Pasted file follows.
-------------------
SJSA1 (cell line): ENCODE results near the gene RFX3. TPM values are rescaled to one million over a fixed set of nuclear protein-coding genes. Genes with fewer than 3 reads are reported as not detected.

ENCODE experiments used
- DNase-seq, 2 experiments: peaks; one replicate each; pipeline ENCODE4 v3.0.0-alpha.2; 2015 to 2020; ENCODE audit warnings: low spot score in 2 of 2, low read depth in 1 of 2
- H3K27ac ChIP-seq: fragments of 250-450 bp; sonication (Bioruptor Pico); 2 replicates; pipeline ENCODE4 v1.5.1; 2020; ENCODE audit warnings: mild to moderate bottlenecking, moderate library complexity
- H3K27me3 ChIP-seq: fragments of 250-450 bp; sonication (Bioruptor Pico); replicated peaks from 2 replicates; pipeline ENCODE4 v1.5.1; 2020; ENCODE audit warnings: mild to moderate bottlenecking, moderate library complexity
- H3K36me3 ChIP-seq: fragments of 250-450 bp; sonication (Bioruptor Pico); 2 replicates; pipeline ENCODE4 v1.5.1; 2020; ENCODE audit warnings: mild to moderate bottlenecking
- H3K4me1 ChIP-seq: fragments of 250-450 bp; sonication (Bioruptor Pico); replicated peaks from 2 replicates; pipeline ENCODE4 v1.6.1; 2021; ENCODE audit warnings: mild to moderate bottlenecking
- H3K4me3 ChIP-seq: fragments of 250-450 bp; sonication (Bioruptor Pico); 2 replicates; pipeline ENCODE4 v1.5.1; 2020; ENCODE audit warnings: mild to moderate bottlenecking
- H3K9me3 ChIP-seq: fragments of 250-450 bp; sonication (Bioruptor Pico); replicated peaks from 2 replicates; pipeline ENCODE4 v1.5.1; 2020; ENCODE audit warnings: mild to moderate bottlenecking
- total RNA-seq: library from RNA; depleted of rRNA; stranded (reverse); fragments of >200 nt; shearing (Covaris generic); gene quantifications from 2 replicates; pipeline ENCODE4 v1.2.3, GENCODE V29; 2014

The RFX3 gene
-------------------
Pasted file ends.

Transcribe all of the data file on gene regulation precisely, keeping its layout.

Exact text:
SJSA1 (cell line): ENCODE results near the gene RFX3. TPM values are rescaled to one million over a fixed set of nuclear protein-coding genes. Genes with fewer than 3 reads are reported as not detected.

ENCODE experiments used
- DNase-seq, 2 experiments: peaks; one replicate each; pipeline ENCODE4 v3.0.0-alpha.2; 2015 to 2020; ENCODE audit warnings: low spot score in 2 of 2, low read depth in 1 of 2
- H3K27ac ChIP-seq: fragments of 250-450 bp; sonication (Bioruptor Pico); 2 replicates; pipeline ENCODE4 v1.5.1; 2020; ENCODE audit warnings: mild to moderate bottlenecking, moderate library complexity
- H3K27me3 ChIP-seq: fragments of 250-450 bp; sonication (Bioruptor Pico); replicated peaks from 2 replicates; pipeline ENCODE4 v1.5.1; 2020; ENCODE audit warnings: mild to moderate bottlenecking, moderate library complexity
- H3K36me3 ChIP-seq: fragments of 250-450 bp; sonication (Bioruptor Pico); 2 replicates; pipeline ENCODE4 v1.5.1; 2020; ENCODE audit warnings: mild to moderate bottlenecking
- H3K4me1 ChIP-seq: fragments of 250-450 bp; sonication (Bioruptor Pico); replicated peaks from 2 replicates; pipeline ENCODE4 v1.6.1; 2021; ENCODE audit warnings: mild to moderate bottlenecking
- H3K4me3 ChIP-seq: fragments of 250-450 bp; sonication (Bioruptor Pico); 2 replicates; pipeline ENCODE4 v1.5.1; 2020; ENCODE audit warnings: mild to moderate bottlenecking
- H3K9me3 ChIP-seq: fragments of 250-450 bp; sonication (Bioruptor Pico); replicated peaks from 2 replicates; pipeline ENCODE4 v1.5.1; 2020; ENCODE audit warnings: mild to moderate bottlenecking
- total RNA-seq: library from RNA; depleted of rRNA; stranded (reverse); fragments of >200 nt; shearing (Covaris generic); gene quantifications from 2 replicates; pipeline ENCODE4 v1.2.3, GENCODE V29; 2014

The RFX3 gene